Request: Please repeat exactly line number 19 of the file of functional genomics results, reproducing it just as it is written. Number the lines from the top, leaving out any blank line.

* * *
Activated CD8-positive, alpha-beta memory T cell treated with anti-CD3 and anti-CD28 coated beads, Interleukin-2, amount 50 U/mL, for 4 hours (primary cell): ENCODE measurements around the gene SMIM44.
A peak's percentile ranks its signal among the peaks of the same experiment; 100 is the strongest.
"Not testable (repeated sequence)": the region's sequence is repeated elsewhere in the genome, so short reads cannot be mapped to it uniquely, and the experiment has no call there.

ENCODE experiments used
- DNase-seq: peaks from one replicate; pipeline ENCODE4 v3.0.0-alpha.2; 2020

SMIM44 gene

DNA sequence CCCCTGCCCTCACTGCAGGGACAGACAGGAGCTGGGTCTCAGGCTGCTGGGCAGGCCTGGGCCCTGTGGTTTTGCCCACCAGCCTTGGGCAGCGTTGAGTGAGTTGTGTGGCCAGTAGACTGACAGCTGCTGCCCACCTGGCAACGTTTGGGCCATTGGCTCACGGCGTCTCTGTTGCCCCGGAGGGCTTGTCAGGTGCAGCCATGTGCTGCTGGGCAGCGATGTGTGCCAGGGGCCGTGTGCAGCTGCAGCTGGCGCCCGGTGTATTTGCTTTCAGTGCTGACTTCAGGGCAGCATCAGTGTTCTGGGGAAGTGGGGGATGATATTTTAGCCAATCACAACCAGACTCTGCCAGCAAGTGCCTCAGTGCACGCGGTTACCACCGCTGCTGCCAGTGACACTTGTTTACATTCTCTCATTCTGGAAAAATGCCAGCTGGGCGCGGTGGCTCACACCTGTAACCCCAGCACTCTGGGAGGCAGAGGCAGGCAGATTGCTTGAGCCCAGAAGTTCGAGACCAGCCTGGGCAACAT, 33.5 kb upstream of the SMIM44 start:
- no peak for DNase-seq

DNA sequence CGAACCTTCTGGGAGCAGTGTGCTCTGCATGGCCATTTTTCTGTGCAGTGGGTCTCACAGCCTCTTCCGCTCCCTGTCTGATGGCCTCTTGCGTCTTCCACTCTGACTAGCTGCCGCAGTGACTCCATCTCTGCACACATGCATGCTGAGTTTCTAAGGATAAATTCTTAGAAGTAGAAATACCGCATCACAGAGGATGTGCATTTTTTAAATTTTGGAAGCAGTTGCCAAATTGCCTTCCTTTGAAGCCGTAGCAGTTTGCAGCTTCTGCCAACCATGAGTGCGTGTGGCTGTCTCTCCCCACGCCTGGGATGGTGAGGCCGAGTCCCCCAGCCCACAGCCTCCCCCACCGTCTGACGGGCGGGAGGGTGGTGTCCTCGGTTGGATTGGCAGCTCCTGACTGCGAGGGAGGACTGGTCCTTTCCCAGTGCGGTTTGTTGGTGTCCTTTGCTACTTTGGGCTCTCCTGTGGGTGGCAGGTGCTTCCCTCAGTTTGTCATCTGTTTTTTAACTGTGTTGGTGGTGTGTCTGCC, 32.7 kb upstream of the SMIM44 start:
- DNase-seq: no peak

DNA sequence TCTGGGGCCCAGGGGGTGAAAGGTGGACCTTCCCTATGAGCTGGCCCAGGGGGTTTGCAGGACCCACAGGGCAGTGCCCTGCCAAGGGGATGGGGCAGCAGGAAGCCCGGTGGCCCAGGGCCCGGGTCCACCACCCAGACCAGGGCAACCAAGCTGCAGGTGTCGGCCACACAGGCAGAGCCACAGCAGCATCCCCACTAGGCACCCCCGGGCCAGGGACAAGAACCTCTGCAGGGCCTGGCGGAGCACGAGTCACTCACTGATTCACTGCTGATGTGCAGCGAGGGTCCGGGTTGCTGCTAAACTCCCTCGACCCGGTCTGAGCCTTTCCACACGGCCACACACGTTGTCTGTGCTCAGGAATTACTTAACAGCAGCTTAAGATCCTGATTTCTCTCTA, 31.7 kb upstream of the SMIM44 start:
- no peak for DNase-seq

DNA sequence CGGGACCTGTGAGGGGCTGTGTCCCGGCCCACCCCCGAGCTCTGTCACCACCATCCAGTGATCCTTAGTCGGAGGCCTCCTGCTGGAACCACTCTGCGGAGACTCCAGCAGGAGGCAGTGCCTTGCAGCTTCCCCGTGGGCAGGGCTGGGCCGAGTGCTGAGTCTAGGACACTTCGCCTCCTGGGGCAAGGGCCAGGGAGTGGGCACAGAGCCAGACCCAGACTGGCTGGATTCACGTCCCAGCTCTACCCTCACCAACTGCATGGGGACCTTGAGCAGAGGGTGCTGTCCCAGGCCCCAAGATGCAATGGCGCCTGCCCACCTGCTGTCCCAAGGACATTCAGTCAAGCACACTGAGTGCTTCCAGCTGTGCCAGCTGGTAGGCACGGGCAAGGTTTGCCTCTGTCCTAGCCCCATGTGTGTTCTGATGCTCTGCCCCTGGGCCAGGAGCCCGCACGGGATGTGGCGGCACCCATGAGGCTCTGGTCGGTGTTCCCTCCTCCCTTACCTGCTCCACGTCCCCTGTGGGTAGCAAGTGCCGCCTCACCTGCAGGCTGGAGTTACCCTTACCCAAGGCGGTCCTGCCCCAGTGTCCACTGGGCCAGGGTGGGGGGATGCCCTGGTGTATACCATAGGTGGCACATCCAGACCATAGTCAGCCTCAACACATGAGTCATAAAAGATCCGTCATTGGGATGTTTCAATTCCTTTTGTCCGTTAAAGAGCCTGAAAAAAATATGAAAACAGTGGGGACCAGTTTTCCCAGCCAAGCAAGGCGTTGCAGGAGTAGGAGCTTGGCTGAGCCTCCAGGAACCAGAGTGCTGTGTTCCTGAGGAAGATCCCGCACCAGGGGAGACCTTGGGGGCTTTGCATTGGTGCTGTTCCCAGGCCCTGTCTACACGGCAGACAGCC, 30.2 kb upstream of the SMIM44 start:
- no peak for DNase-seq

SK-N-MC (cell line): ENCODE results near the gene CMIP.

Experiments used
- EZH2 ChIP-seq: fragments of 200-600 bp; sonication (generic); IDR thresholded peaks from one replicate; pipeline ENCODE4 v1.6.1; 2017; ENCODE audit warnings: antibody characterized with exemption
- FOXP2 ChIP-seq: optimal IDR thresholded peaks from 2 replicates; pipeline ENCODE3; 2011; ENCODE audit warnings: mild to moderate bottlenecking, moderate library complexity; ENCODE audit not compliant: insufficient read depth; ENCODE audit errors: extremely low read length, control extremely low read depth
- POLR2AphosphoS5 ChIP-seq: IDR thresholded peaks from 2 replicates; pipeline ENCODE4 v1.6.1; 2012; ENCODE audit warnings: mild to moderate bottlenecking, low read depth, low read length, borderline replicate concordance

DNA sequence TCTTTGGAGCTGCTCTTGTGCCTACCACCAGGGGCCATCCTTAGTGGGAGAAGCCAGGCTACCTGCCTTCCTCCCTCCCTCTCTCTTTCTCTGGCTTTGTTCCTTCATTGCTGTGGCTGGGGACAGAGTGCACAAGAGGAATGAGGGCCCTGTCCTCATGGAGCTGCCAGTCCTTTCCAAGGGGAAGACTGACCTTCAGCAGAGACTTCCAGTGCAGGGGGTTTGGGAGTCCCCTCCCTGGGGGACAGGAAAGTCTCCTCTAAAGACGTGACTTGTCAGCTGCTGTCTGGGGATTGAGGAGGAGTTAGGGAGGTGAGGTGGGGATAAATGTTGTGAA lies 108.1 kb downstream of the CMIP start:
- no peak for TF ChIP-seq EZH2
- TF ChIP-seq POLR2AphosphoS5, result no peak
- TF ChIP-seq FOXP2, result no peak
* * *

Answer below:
- POLR2AphosphoS5 ChIP-seq: IDR thresholded peaks from 2 replicates; pipeline ENCODE4 v1.6.1; 2012; ENCODE audit warnings: mild to moderate bottlenecking, low read depth, low read length, borderline replicate concordance